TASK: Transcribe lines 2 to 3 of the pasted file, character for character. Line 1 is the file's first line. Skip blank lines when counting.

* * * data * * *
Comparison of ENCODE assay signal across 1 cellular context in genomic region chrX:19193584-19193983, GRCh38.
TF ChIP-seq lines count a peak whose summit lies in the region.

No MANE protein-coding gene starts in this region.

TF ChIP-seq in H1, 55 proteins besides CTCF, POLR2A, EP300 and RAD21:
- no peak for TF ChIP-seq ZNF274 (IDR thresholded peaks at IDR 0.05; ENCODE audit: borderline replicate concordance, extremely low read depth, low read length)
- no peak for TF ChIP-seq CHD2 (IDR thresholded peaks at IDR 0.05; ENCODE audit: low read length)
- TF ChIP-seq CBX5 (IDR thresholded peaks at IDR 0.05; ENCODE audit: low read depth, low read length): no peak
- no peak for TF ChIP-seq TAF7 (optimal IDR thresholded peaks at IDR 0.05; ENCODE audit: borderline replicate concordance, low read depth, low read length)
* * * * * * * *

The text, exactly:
TF ChIP-seq lines count a peak whose summit lies in the region.

No MANE protein-coding gene starts in this region.